Make Poster-Sized Photo Prints

As we all know from fast-food menus and SUV commercials, bigger is always better. But the typical photo print is only 5 by 7 or 8 by 10 inches. Isn't there a way to print your photos bigger?

There sure is. You can make your prints not just bigger, but actually gigantanormous--as my kids might say. How does 20 by 30 inches strike you? How about even bigger, like 3 or 4 feet on a side? No problem. We've talked about photo printing in general, back in November 2002 and in April 2004, for example.

This week let's discuss a few poster printing techniques that'll let your photos dominate a room.

How Big Is too Big?

Before you start creating posters, you should consider how many pixels your photo needs to make a good print.

You probably already know the rule of thumb about having 200 or 300 pixels for each inch of print, and that's a good starting point. But keep in mind that you'll be looking at posters from farther away than you'd typically view a 5 by 7 photo. That means you can skimp on pixels and still get great results. Indeed, you can take a 6-megapixel photo (usually 2400 by 3000 pixels) and get stunning results when you print it at 20 by 30 inches. That's about 100 pixels per inch.

Go Online

For superb framing-quality posters, look no further than online printing sites like my two favorites Shutterfly and Snapfish.

Most online printing sites offer the standard array of print sizes, as well as posters such as 16 by 20 and 20 by 30 inches. I've made numerous poster-sized prints this way, and the quality is quite good. The prints are delivered in a poster tube and come on heavy photo stock that mounts nicely in a frame.

Do It Yourself

Another popular approach is to create a large photo from a bunch of smaller tiles. In other words, you divide your photo into a grid pattern, and each segment of the grid is printed on ordinary 8-by-10 or 8.5-by-11-inch paper. The advantage of this process is twofold. Not only can you do this on your home printer, without sending your image off to a printing service, but you can make your photos pretty much any size. It all depends upon how big or small you make your grid lines.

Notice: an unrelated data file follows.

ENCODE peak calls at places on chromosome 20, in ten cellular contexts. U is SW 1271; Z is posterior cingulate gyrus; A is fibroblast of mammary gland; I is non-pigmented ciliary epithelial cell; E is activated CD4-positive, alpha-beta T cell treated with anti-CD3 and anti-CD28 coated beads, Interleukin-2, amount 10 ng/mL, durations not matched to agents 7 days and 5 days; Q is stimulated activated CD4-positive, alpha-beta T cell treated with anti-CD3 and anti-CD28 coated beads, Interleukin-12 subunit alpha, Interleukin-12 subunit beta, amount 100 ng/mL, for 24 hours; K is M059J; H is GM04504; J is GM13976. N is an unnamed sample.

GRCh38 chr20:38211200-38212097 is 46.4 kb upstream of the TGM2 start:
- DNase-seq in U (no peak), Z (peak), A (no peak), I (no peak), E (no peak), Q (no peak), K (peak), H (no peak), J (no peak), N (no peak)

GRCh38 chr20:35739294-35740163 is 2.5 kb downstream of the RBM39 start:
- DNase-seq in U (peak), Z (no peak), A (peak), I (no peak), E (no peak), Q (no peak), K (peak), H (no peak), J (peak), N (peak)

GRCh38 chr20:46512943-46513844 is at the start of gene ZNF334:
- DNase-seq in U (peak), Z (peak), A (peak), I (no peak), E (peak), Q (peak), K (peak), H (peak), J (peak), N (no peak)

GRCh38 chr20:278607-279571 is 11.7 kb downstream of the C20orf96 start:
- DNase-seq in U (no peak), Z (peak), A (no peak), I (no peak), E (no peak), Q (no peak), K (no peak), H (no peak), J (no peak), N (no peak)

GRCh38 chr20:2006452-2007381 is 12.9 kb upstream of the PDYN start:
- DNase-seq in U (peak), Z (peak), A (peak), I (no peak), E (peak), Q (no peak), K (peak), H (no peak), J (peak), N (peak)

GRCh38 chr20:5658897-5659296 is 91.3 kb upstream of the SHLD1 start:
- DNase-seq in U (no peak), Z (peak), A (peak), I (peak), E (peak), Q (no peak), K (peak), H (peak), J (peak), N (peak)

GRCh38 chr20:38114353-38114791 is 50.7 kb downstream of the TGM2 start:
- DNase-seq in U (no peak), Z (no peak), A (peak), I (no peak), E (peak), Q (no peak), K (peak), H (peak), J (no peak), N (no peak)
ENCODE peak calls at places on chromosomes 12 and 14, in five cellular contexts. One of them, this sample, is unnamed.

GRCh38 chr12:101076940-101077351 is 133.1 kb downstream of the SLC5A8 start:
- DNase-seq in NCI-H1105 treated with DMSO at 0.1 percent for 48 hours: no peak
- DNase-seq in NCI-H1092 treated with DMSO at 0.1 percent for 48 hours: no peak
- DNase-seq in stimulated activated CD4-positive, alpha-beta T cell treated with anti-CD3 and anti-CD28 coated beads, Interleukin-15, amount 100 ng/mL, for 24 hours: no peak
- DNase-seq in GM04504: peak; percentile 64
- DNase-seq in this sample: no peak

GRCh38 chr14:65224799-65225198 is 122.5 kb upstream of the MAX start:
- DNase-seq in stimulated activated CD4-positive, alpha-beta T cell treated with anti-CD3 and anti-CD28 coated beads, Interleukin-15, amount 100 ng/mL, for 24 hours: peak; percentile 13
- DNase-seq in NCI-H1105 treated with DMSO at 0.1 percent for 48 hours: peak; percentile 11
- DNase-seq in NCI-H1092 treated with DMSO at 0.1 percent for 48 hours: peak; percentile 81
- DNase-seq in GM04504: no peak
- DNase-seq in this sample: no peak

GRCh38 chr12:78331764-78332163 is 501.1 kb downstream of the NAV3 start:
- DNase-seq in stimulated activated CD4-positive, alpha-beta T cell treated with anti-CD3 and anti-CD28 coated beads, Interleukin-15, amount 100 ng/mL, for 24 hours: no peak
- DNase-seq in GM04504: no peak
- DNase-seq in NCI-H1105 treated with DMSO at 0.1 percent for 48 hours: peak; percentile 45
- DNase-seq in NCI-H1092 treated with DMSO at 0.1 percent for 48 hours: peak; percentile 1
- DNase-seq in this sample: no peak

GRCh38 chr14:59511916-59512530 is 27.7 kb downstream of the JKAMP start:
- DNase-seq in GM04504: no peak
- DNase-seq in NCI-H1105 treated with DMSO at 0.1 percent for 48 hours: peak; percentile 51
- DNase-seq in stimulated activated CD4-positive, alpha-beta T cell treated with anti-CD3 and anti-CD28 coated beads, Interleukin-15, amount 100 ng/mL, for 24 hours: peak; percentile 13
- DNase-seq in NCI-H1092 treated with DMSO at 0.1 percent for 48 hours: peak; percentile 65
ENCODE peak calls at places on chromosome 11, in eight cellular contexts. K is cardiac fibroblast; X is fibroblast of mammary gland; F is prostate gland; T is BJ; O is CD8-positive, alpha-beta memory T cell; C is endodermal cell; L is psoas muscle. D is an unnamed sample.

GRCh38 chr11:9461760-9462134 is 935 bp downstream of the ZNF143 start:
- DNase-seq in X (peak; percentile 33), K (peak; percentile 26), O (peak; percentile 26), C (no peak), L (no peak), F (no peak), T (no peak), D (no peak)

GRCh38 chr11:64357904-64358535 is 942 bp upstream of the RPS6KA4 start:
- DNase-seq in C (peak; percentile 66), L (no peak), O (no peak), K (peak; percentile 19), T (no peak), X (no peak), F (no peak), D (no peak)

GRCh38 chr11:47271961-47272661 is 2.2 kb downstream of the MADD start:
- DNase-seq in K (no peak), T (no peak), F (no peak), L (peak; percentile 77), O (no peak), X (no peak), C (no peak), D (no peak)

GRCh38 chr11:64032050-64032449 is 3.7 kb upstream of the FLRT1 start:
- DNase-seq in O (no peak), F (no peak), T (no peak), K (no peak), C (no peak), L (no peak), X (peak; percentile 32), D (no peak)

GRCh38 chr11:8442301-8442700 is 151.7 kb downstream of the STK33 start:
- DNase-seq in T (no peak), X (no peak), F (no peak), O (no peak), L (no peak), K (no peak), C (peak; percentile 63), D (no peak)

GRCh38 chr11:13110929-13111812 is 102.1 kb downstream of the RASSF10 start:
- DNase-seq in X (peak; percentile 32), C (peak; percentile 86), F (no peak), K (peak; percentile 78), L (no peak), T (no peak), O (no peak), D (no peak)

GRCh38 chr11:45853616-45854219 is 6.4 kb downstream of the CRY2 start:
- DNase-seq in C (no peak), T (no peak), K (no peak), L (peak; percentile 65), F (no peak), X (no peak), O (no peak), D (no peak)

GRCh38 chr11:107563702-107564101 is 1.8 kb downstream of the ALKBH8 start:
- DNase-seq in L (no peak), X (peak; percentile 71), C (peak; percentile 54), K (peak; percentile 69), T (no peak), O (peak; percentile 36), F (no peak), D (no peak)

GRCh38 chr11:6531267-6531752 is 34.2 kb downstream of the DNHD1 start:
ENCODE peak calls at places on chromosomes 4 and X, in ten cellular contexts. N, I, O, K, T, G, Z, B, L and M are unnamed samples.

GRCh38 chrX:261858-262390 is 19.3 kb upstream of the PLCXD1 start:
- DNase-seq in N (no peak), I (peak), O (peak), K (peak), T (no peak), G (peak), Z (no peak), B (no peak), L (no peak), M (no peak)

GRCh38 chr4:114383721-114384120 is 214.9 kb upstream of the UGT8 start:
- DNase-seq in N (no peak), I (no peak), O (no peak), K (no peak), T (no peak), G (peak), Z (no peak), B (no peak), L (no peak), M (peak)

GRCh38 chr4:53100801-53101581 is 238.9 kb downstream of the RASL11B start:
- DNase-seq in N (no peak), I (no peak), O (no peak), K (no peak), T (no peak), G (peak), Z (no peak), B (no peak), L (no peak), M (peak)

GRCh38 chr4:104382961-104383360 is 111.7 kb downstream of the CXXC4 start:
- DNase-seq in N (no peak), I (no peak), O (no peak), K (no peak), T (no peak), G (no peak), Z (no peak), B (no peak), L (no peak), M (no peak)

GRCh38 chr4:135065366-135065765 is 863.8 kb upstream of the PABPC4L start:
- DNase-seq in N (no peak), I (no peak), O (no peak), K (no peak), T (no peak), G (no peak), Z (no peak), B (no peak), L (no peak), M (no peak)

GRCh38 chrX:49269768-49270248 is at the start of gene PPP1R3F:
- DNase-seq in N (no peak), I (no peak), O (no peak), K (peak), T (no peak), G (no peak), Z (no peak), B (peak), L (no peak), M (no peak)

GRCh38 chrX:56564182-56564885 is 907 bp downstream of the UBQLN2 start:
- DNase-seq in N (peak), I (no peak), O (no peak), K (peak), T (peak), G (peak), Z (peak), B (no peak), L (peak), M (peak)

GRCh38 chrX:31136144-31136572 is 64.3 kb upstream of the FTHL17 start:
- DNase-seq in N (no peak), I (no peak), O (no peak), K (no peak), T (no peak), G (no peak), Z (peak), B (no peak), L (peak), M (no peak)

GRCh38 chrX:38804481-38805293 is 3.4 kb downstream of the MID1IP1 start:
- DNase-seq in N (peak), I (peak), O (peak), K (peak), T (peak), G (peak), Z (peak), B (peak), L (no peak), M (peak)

There are several Web sites and free utilities that can help you slice up your photos for poster printing. Check out Block Posters, for example. Just upload any JPEG file (maximum file size is 1MB) and specify how many pages wide and high you'd like the final product to be. Each page of your poster appears in a downloadable PDF document.

After you print your poster tiles, you'll need to trim off the white edges and then assemble your finished product.

Hot Pic of the Week

Get published, get famous! Each week, we select our favorite reader-submitted photo based on creativity, originality, and technique. Every month, the best of the weekly winners gets a prize valued at between $15 and $50.

Here's how to enter: Send us your photograph in JPEG format, at a resolution no higher than 640 by 480 pixels. Entries at higher resolutions will be immediately disqualified. If necessary, use an image editing program to reduce the file size of your image before e-mailing it to us. Include the title of your photo along with a short description and how you photographed it. Don't forget to send your name, e-mail address, and postal address. Before entering, please read the full description of the contest rules and regulations.

This Week's Hot Pic: "I Dare You," by Ian Hendry, Memphis, Tennessee

Ian writes: "We were swimming at a local lake when I saw that all of the kids were jumping off the upper level of a dock. I coaxed my wife into it (she's always been something of a daredevil) and then I snapped this photo from below as she went over me into the water."

Ian used a Nikon D100 with a fast 1/2500 second shutter speed to capture this scene.

See all the Hot Pic of the Week photos online.

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